Tom Shivers: Sure.
Larry Towner: What do you do with those unsolicited faxes that come into you?
Tom Shivers: Well, I immediately grab them up, read them, and call the number on the fax.
Larry Towner: Is that on the way to the garbage can or after? Right. What I hear when I see this is I see somebody that it kinda sounds like this fellow’s been off to one of these ball … we call them ballroom or blue sky promotions where he’s gone in and they’ve told him, “All you have to do is fax off these things and they’ll be beating a path to your door. If you send 500 out, you’ll be guaranteed to get some results.” Well, the … While the faxing of things does work, it’s not probably really the most effective method for selling and or marketing. It is a one-sided thing.
Larry Towner: First off, actually generally costs businesses money. When you cost someone money, they really aren’t too responsive to your offer. It’s kind of like in today’s world, faxing really … blind faxing is almost unheard of. I would never blind fax myself. I might do blind emails where I’m sending it off, but emails don’t cost anybody any money. If they have interest in it, they might respond to it.
Larry Towner: Eventually if he sent enough faxes, he would get a response. I don’t know that the numbers would be, but 500 is really, really not that many to send out. I know when they used to do direct mail, if you mailed something to somebody, you were gonna look at a one to two percent response if everything was right. That means, if the offer that you had was perfect to the market and it was a perfect statement and everything was written and it was on the right paper and it was this and it was that.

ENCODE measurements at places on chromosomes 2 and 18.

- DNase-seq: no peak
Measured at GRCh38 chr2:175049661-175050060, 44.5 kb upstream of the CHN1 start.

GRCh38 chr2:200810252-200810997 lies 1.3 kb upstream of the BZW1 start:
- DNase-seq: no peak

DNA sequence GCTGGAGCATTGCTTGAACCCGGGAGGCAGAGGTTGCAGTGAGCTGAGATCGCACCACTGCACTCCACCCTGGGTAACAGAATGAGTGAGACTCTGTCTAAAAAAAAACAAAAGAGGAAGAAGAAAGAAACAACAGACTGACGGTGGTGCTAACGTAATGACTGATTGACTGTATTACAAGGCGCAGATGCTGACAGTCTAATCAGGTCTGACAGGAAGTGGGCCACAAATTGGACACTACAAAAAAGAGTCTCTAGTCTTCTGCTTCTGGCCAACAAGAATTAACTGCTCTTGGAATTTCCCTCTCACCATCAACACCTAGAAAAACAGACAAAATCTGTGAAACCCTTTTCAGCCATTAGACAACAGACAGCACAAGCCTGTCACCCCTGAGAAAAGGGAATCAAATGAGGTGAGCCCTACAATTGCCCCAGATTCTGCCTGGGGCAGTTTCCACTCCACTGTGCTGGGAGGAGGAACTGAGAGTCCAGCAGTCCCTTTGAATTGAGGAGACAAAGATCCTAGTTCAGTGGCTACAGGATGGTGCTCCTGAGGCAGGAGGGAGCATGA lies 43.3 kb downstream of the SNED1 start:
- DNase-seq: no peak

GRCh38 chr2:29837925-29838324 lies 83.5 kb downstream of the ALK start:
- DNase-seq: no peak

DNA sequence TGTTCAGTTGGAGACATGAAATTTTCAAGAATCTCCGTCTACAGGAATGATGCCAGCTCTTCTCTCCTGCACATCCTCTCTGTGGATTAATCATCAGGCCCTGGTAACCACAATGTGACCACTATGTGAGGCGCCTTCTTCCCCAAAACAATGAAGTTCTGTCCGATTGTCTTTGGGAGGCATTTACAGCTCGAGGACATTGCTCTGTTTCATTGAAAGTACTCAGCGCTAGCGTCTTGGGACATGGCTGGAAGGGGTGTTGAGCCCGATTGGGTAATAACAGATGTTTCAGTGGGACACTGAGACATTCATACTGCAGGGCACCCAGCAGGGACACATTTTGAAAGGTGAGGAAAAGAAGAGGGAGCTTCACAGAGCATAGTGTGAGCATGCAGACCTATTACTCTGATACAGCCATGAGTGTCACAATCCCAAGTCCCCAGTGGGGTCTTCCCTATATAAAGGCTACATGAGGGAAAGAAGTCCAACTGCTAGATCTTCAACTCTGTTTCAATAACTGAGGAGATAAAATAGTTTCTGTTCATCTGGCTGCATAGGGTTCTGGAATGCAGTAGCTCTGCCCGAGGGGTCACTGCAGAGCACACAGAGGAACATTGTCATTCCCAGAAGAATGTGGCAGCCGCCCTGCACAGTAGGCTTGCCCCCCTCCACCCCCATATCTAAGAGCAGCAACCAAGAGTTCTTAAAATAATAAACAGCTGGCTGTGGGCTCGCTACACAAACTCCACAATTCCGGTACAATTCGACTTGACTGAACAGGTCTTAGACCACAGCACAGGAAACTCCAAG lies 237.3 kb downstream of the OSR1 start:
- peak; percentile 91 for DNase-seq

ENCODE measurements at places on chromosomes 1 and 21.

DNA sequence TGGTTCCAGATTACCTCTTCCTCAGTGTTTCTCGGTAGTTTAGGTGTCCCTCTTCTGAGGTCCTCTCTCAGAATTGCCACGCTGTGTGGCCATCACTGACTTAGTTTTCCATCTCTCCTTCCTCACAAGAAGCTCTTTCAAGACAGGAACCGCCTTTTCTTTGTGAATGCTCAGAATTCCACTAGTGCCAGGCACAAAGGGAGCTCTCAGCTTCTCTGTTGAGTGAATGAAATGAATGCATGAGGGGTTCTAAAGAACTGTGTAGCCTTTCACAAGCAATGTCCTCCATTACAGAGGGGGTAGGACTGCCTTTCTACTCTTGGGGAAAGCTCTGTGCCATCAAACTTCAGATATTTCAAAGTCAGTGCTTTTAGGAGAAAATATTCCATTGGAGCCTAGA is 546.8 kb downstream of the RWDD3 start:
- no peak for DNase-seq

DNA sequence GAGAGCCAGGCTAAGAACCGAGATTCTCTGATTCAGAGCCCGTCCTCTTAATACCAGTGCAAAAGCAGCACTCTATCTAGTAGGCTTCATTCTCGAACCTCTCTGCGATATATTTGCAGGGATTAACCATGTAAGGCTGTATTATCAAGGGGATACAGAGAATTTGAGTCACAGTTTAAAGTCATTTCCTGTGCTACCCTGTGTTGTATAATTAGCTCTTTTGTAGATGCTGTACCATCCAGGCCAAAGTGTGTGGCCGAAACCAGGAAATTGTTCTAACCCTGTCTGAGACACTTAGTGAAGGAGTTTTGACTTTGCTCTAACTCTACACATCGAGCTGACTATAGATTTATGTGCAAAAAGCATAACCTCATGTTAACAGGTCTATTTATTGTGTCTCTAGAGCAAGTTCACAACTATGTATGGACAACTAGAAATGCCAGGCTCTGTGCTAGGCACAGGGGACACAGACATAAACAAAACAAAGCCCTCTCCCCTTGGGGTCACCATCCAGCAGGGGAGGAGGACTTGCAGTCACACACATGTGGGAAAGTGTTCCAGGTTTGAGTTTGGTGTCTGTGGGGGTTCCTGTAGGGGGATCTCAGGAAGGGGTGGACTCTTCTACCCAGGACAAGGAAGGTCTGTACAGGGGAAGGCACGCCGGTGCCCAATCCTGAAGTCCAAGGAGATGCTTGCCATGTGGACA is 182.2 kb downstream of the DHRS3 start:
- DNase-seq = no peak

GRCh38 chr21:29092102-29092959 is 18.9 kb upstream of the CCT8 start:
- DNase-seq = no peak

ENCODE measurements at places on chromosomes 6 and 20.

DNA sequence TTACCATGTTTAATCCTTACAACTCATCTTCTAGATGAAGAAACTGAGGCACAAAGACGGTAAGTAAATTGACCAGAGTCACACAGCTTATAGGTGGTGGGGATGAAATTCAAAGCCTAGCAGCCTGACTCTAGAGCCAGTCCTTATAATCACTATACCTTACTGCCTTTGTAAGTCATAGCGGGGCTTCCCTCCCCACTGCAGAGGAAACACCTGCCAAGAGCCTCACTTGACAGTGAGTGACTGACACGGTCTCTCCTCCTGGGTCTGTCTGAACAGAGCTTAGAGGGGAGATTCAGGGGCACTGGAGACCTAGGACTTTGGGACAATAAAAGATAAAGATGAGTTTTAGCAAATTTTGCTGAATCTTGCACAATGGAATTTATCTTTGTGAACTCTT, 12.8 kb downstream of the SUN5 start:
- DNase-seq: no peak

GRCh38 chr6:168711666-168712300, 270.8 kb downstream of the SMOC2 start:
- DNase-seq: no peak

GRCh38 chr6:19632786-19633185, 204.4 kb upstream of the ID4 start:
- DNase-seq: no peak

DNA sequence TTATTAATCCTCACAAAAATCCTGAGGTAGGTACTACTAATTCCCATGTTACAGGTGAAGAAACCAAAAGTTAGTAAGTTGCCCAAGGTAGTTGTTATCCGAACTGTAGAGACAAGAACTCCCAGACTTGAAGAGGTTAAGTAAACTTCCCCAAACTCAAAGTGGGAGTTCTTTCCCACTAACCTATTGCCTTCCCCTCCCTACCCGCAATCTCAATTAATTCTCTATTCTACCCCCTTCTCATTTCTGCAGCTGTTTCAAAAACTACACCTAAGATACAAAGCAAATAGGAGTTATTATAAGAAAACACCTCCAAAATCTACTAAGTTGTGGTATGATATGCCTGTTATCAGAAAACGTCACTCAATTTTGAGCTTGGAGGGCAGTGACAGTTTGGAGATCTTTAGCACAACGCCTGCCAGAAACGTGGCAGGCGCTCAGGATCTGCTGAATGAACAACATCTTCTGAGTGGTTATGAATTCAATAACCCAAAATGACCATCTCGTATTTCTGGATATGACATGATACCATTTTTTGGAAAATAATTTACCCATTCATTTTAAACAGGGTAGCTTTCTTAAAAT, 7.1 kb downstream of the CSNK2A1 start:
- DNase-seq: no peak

Larry Towner: There’s hundreds and hundreds of items that go into doing direct marketing like that. If everything was right, you’d get a one to two percent. Which means, on 500 responses, if you got two percent you would get one. That’s really all you’re looking for at that. On faxing, it’s gonna be even less than one percent. Tom, you do a lot with internet. If you send out 50 thousand emails on internet, what kinda response rate do you get?
Tom Shivers: Well, if I’ve taken the time to really understand my audience on that list and try to answer the questions I know that they’re asking, then I might get a 20% open rate. That’s an optimistic number, actually, on email open rate. An open rate is just that, it’s just an open rate. It’s not a conversion rate-
Larry Towner: Right.
Tom Shivers: Which is much more effective. If you’re getting … Say you get 20% open rate, then you might get a five percent click rate off of those that open-
Larry Towner: At of that, if you’re soliciting, you’d be lucky to get one. Would that be right?
Tom Shivers: Yeah.